The IPC’s Para equestrian beat writer shares his experience covering the sport at Rio 2016.
Just over four years ago, as I left the stadium at the end of the Closing Ceremony of the London 2012 Paralympic Games, I made a vow to myself that I would go to Rio in 2016 as a volunteer. I had been a Gamesmaker volunteer at the London Paralympics, and I wanted more. I didn’t know then what form that would take, but I knew I had to go.
My initial plan was to train as an athletics judge and then apply for some kind of field of play role, but that didn’t work out for a number of reasons. A few months later, in a hotel room near Portsmouth I logged on to Twitter and saw a tweet from the International Paralympic Committee (IPC) reminding people that there were just two days left to apply for a role as a volunteer IPC journalist, writing for Paralympic.org.
I write for a living and thought I’d give it a shot, and duly sent off my letter of application and CV.
The IPC came back to me and said they’d like me on their team, and asked what sports I was interested in. I told them the sports I most enjoyed watching – athletics, cycling, swimming – and they came back and asked if I’d like to cover Para dressage.
I knew nothing of the sport except that Paralympics GB had just had a great Games, and I knew nothing about horses except that one end could bite and the other could kick. But I said yes anyway. And that turned out to be one of the best decisions I ever made.
I made contact with the press team at the International Equestrian Federation (FEI), quickly becoming firm friends with media director Grania Willis and her colleague Ruth Grundy. They explained the sport, we discussed some story ideas, and I figuratively dived in.
Jump forward to 2016 and I have just returned from the most amazing summer in Rio de Janeiro. I spent seven weeks in the city, volunteering at the Olympics, and then working for the IPC at the Para dressage competition. I wrote daily reviews of the competition and daily previews as well, and I loved every hot, exciting second if it.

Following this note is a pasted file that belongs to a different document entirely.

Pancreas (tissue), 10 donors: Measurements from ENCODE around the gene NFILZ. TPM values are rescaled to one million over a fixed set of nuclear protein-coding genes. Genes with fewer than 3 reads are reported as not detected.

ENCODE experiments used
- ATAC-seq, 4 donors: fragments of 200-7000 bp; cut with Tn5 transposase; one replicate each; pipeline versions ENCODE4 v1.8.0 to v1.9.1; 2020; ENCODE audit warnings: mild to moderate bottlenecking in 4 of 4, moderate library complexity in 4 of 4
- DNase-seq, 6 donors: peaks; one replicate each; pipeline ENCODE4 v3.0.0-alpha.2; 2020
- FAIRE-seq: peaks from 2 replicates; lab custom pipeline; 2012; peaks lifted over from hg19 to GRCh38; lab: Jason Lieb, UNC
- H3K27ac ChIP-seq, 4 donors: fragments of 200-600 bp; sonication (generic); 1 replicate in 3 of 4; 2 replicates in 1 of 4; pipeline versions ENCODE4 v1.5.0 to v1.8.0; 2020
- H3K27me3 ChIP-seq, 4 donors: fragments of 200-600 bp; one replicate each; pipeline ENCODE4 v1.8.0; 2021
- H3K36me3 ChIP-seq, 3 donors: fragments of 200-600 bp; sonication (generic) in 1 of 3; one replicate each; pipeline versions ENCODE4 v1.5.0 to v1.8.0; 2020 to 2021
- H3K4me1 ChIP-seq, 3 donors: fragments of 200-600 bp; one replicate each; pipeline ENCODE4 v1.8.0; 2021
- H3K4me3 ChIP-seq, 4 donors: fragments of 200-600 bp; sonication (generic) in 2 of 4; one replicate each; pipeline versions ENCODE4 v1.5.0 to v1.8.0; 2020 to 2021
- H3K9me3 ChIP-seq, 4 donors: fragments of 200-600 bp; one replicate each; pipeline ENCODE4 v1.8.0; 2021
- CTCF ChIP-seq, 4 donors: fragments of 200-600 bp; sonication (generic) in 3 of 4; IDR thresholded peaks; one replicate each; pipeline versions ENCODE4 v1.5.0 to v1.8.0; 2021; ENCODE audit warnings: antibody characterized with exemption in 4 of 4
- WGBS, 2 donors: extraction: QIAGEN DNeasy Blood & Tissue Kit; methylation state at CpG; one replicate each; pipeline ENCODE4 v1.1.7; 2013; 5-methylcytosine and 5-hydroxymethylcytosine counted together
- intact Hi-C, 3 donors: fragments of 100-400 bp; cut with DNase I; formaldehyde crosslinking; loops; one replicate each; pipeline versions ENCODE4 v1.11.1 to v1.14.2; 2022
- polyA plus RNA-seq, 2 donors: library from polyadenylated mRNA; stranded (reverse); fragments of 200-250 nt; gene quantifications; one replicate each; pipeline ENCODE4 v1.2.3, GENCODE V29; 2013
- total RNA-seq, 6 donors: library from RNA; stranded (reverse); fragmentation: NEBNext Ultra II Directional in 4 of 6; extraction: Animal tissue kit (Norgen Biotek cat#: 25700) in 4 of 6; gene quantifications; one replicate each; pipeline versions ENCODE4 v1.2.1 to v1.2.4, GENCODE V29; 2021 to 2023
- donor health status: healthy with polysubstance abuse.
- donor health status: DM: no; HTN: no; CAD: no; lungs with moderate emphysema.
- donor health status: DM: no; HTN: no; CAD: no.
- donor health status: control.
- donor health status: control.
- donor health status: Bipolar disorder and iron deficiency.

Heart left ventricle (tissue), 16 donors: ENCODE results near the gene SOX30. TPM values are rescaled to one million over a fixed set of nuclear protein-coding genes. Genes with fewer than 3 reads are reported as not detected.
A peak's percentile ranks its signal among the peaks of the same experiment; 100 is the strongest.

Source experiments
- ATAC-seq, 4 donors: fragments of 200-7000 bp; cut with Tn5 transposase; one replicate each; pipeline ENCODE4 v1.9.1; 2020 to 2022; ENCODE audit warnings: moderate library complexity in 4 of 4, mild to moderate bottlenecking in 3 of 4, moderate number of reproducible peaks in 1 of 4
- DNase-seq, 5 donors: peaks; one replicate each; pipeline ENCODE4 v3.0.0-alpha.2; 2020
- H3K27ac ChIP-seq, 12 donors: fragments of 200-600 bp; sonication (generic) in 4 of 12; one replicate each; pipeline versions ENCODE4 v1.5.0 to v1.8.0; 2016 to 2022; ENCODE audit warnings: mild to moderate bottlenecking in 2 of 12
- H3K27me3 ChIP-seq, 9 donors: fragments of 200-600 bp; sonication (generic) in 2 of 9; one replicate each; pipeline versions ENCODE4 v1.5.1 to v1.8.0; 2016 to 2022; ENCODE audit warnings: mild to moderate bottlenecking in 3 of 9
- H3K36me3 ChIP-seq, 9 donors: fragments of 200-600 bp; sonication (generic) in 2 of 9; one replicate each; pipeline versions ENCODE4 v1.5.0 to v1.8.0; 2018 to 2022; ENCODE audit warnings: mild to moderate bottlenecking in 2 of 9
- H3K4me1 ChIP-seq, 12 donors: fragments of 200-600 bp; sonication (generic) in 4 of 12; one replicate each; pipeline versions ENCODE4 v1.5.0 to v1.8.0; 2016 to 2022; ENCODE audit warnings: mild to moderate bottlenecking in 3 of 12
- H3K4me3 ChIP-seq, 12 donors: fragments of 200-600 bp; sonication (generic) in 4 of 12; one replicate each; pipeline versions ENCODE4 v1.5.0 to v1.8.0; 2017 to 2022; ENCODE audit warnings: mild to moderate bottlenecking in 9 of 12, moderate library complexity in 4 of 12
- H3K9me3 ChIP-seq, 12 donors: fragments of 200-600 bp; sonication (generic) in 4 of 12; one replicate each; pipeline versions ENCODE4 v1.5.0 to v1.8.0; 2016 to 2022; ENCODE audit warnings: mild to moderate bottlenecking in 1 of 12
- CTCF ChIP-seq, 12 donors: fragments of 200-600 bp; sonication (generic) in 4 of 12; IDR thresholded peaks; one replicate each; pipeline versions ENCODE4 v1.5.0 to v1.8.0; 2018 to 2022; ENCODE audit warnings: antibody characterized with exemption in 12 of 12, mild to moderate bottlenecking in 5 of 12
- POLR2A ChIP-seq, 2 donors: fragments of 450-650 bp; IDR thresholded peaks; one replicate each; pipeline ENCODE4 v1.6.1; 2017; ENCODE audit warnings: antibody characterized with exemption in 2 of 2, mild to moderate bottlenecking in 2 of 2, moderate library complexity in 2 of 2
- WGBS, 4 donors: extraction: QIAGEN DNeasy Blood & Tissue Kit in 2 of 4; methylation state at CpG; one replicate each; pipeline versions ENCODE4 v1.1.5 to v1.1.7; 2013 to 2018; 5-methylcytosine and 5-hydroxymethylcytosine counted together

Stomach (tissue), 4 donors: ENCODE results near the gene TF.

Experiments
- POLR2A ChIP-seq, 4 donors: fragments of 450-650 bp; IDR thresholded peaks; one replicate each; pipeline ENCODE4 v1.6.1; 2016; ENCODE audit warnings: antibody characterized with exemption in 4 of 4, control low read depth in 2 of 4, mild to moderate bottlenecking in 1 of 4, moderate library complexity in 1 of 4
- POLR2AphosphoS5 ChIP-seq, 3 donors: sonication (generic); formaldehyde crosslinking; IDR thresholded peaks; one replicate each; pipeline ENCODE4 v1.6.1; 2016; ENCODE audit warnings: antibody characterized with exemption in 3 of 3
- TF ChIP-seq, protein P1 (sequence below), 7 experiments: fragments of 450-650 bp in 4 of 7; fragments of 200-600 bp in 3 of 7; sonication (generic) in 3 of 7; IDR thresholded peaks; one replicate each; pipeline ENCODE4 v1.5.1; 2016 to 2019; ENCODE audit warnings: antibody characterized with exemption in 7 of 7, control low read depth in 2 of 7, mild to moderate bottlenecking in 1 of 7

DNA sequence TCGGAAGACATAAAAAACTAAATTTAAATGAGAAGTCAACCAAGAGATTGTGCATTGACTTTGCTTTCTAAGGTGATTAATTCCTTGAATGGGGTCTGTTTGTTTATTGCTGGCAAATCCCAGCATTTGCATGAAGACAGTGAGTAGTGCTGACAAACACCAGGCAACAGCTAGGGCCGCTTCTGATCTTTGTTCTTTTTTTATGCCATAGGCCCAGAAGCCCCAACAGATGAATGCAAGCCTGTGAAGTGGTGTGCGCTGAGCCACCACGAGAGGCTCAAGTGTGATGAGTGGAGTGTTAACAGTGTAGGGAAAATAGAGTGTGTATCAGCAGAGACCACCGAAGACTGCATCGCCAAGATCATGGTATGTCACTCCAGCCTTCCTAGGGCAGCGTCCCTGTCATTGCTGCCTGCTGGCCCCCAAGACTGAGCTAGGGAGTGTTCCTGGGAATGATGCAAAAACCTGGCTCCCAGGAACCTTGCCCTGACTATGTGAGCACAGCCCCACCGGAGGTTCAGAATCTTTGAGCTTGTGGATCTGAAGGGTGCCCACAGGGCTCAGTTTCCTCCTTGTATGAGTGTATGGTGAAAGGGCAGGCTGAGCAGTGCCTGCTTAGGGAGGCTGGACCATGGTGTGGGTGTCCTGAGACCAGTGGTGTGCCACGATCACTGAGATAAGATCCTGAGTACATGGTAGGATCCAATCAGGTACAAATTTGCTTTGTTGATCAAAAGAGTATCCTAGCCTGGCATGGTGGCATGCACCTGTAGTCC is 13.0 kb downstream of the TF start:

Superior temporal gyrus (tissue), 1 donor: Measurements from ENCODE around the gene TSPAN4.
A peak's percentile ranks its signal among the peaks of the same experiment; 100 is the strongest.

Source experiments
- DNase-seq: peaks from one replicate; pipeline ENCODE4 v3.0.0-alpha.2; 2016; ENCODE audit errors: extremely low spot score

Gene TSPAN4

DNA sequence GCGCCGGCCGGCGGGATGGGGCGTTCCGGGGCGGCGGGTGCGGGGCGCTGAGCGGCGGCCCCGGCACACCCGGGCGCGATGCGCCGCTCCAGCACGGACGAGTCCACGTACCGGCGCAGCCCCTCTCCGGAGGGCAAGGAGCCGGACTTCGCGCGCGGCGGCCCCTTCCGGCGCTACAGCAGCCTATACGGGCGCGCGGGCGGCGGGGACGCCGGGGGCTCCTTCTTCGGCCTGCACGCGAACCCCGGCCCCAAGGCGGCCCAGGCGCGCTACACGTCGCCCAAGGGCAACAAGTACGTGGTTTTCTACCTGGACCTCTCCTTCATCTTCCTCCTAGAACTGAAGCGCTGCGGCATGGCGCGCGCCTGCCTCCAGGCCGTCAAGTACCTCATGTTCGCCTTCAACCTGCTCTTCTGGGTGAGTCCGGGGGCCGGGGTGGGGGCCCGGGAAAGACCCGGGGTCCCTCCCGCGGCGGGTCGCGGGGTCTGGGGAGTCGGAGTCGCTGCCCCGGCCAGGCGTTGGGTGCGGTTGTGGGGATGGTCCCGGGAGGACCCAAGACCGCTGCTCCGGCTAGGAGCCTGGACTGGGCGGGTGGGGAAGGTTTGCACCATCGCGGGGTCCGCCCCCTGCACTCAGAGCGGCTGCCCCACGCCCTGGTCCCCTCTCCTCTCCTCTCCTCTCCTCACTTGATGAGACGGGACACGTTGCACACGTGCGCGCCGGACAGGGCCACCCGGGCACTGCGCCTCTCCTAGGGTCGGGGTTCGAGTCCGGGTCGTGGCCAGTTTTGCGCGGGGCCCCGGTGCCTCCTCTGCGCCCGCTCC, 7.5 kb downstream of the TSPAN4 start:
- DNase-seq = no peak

It was the culmination of more than three years of following the world’s top Para dressage riders and writing about their successes and challenges. What made Rio so special was that, in that time, I got to know so many of the sport’s top names, and sharing the ups and downs of their Rio experiences was a real privilege. They are used to seeing me at their competitions. I keep in touch with many of them by email and Facebook, but I still have to pinch myself that I was there, with them in Rio.
It's hard, and slightly unfair, to single out individual competitors at the Games, but one of the real highlights for me was the double bronze success of Denmark’s Stinna Tange Kaastrup. She was the first Para dressage writer I ever made contact with and wrote about, in 2013. I had to tell the story of how her horse, Snoevs, had tragically died in the run up to the London Games, and what her plans were to come back.
Stinna is one of those people you meet who affect you. She’s happy, smiley, funny and a beautiful rider. Her lead up to Rio was, in many ways, as difficult as London. She gave up the horse she had been riding for the last few years, Steffi Graf, just months before Rio, and was working to build her relationship with her new horse, Smarties. In the build up to the Games she even told her team manager not to select her as she was convinced she wasn’t ready.
And then in Rio itself Smarties didn’t pass the initial horse inspection and she faced an anxious 24-hour wait to find out if she would be able to compete or not. She described it as “the worst night of my life.” All of us who know her felt the same, and all of us were so happy when, on the first morning of competition, Smarties was cleared to compete.
When she won her first medal, in the ultra-competitive grade Ib competition, she came into the media mixed zone with the biggest of smile on her face. She finally had a Paralympic medal. I walked towards her, grinning madly myself (I may have even been doing a little dance to Pharell Williams’ Happy which was playing at the time, but if I did I hope no one saw me) and she held her arms out and we hugged.
There was a lot of hugging in Rio.
Being there brought home just how important the Paralympics are to the athletes. I’ve covered two European and one World Championships, both huge events in their own right, but the Paralympics are noticeably a significant step up from those in terms of their importance to the riders. That was brought home to me when the Brazilian rider, Sergio Oliva, won two bronze medals in front of his home crowd. He said that, for him, the bronze was as good as gold, and you could see he meant it.
For me, simply being there was my gold.
Rob Howell is the beat writer for Para equestrian. Follow his work at paralympic.org/equestrian/news and follow him on Twitter at @RobertHowell8. The IPC volunteer writers programme was launched in 2013 and currently consists of more than 30 volunteers from around the world helping produce content for Paralympic.org.